In August 2014, the Los Angeles City Council debated whether to call for the renegotiation of the city’s financial deals. A report by the labor-community coalition Fix L.A. found that the city had spent more than twice as much on banking fees in fiscal year 2013 as it had on street services.
To try to balance its budget, Los Angeles had enacted hundreds of millions of dollars in cuts over the previous five years. City jobs had been slashed by 10 percent, flood control procedures had been cut back, crumbling sidewalks were not repaired and alleys were rarely cleared of debris. Sewer inspections ceased entirely; the number of sewer overflows doubled from 2008 to 2013.
The campaign slogan wrote itself: “Invest in our streets, not Wall Street!”
At the city council debate, Timothy Butcher, a worker with the Bureau of Street Services, got up and said, “I don’t know a whole lot about high finance. I’m just a truck driver. But I do know, if I go to a bank and they give me a bad deal, I don’t deal with that bank any more. And I don’t understand why the city can’t use the same kind of concept on some of these big banks, saying, ‘Hey, help us out or, you know, we’re not going to deal with you any more.’ ”
The City Council approved the resolution unanimously.
It was a blow against both the austerity agenda and the iron grip of Wall Street on American cities. State and local governments in the United States rely on Wall Street firms to put together bond deals, manage their investments and provide financial services. For this, banks charge billions of dollars in fees each year. Public officials believe they have little choice but to cough up. When there are revenue shortfalls, cities typically impose austerity measures and cut essential community services, but Wall Street gets a free pass—payments to banks are considered untouchable.
Public officials assume (wrongly) that financial fees are set in stone because they are based on so-called market rates. However, market rates aren’t preordained by God. Banks set them, and public finance officials simply don’t demand anything substantively lower.
So, what if cities took a page from the labor movement and bargained collectively over interest rates and other financial deals?
The simple reason why anti-union politicians are waging a war on collective bargaining by workers is that it works: There is power in numbers. The basic idea behind such bargaining is to shift the balance of power in the employer-employee relationship and empower workers to negotiate with owners on a more equal footing.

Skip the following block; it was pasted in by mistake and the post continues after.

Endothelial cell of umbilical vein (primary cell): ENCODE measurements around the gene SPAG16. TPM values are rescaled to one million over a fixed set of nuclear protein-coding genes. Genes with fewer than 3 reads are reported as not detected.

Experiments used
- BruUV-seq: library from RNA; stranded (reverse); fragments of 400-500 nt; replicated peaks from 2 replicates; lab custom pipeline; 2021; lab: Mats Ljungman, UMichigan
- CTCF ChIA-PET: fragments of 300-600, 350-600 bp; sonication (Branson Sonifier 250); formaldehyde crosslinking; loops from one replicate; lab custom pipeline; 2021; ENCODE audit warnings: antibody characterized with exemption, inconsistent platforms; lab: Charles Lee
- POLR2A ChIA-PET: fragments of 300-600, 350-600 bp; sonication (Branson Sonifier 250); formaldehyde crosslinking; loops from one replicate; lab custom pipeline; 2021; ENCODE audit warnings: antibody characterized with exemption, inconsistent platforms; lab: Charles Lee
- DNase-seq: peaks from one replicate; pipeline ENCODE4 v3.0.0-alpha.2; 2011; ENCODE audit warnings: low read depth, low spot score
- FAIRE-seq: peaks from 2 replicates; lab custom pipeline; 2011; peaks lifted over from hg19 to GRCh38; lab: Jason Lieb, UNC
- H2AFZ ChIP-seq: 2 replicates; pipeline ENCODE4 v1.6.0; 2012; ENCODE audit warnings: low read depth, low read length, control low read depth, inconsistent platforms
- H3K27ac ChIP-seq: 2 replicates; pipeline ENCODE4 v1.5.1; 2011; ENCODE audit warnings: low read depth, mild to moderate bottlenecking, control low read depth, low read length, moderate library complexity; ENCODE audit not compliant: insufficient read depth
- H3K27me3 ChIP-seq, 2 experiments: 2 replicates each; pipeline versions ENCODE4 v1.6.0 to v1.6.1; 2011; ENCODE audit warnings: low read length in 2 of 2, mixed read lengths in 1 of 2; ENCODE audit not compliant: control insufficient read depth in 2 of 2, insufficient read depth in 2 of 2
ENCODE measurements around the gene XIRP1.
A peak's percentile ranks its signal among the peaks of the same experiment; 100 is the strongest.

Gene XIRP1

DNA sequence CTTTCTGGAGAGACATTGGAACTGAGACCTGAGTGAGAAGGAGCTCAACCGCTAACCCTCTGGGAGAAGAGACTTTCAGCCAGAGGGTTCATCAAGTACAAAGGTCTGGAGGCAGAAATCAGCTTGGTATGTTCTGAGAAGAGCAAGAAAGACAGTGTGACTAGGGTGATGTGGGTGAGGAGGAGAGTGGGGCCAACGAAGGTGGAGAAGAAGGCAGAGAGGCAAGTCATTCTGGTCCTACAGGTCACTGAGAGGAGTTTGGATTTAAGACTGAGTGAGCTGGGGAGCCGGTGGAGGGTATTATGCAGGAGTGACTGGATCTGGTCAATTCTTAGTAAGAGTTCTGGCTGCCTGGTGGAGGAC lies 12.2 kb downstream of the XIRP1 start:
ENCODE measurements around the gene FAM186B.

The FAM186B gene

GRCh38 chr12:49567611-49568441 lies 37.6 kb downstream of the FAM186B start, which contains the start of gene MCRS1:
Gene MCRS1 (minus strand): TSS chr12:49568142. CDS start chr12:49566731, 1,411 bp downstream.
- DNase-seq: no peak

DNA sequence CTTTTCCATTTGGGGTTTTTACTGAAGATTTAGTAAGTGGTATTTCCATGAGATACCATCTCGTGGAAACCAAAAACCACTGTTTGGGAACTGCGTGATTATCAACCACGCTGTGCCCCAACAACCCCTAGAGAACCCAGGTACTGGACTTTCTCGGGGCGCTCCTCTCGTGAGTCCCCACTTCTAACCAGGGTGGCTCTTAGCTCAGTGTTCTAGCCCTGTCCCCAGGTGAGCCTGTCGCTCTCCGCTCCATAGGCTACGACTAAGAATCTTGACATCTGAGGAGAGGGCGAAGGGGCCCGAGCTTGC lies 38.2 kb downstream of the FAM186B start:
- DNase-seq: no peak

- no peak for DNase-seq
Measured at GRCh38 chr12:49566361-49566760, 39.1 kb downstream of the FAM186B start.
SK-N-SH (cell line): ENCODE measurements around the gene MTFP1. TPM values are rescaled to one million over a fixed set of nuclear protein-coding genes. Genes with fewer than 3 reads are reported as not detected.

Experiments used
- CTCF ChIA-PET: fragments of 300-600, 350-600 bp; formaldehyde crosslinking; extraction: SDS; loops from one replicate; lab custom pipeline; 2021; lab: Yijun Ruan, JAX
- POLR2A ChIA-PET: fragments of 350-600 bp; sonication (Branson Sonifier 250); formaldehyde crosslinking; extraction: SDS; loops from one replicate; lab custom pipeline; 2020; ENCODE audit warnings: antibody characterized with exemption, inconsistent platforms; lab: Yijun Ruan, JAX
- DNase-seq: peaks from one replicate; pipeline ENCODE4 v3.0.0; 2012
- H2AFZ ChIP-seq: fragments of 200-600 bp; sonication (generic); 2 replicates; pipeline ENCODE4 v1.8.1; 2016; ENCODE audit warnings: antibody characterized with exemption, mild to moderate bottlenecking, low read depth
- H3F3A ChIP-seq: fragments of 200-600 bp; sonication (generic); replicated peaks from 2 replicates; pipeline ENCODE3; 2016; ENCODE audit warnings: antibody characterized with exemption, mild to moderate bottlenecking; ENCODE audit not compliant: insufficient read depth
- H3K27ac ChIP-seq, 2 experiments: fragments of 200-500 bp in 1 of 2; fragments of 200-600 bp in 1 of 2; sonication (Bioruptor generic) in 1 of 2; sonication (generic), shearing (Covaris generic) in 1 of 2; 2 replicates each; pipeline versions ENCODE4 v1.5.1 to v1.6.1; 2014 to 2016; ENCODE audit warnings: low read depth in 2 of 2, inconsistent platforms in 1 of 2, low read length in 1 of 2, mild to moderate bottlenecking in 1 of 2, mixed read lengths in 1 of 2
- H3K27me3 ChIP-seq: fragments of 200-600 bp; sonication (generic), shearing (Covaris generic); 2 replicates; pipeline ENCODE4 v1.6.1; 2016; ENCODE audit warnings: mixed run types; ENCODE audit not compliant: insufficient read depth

But collective bargaining does not have to be limited to the workplace. Student organizations such as United Students Against Sweatshops have forced university administrations to negotiate over labor standards for their merchandise vendors. Consumer unions press retailers over issues like pricing and safety standards. Community organizations are able to negotiate community-benefit agreements with major corporations in their cities and win benefits such as local hiring policies and community investment standards.
Similarly, public finance officials in cities, states and school districts across the country could apply collective bargaining practices to their financial relationships with Wall Street. While there is no established mechanism for them to do so, there are some creative options worth exploring. For example, cities could establish a nonprofit or publicly funded agency to set guidelines for municipal finance deals and refuse to do business with any bank that does not comply. (More on this later.)
This may sound pie-in-the-sky, but the reality is that American taxpayer dollars are a tremendous source of bargaining power. Just three U.S. cities— New York, Los Angeles and Chicago— together with their related agencies and pension funds, do nearly $600 billion of business with Wall Street every year, more than the gross domestic product of Sweden. Wall Street wants a piece of that action. If it has to jump through a few hoops to get it, it will. This gives public officials the leverage to demand lower interest rates and fairer terms, freeing up scarce funds for community services like parks, libraries and schools.
Over the last few decades, the banking industry has shifted its profit model away from interest. Big banks’ profits now rely heavily on fees—the money charged for creating loans, packaging them into securities, selling them and servicing them. This structure incentivizes banks to push more complex and expensive deals, like adjustable-rate mortgages and variable-rate bonds, that require fees and add-ons.
Banking fees do not have to bear any relationship to the actual cost of providing services. Banks charge whatever they can get away with, which is why fees have shot up as banks have consolidated and customers’ choices have narrowed. For example, in 2007, Bank of America raised its ATM fee for non-customers from $2 to $3. In all likelihood, the bank’s costs hadn’t suddenly risen 50 percent, despite a spokesperson’s claim that the fee hike would offset “significant” expansion and upgrade of its machines. Banks also arbitrarily raised prices on credit enhancements for municipal borrowers after the financial crash.
For cities and states, which deal in large dollar amounts, this nickel-anddiming hits particularly hard. A 1 percent fee on a $200 million bond is a lot more money than a 1 percent fee on a $200,000 mortgage. That explains why the city of Los Angeles paid $334 million in publicly disclosed fees for financial services in fiscal year 2013, according to the Fix L.A. report. This amount did not include principal or interest on any debt, and neither did it include fees that are not publicly disclosed, like the astronomical fees hedge funds and private equity firms charge pension funds to manage investments.